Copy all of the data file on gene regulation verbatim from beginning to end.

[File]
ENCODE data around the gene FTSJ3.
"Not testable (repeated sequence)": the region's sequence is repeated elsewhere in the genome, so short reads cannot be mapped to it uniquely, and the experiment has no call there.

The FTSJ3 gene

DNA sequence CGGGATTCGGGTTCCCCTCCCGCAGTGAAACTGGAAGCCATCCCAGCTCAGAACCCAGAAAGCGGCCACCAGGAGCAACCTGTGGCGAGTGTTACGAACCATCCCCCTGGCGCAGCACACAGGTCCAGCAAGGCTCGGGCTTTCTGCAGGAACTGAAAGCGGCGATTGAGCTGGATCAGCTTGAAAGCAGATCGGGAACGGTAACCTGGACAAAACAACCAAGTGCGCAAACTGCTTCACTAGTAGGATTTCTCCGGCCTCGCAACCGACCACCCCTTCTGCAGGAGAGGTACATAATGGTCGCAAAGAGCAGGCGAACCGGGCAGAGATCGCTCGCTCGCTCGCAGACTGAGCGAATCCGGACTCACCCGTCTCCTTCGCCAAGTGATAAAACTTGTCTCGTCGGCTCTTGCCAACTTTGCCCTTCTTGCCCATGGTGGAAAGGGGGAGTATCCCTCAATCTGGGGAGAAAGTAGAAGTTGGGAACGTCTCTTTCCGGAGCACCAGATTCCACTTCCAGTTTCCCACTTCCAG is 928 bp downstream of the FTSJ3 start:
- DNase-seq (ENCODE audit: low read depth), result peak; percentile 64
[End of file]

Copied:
ENCODE data around the gene FTSJ3.
"Not testable (repeated sequence)": the region's sequence is repeated elsewhere in the genome, so short reads cannot be mapped to it uniquely, and the experiment has no call there.

The FTSJ3 gene

DNA sequence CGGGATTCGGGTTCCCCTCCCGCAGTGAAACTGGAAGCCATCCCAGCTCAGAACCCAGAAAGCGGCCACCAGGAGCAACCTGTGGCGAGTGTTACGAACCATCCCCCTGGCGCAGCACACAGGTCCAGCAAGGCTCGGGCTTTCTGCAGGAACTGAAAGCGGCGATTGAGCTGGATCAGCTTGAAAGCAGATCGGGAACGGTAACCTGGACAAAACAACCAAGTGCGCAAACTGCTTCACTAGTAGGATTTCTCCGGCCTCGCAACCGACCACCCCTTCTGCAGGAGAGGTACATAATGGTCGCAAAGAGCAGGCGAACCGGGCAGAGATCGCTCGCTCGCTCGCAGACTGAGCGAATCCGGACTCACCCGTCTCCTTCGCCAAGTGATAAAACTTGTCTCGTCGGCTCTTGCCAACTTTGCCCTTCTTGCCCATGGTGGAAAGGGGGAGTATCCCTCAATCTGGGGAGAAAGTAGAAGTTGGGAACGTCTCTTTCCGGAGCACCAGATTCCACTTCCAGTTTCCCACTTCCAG is 928 bp downstream of the FTSJ3 start:
- DNase-seq (ENCODE audit: low read depth), result peak; percentile 64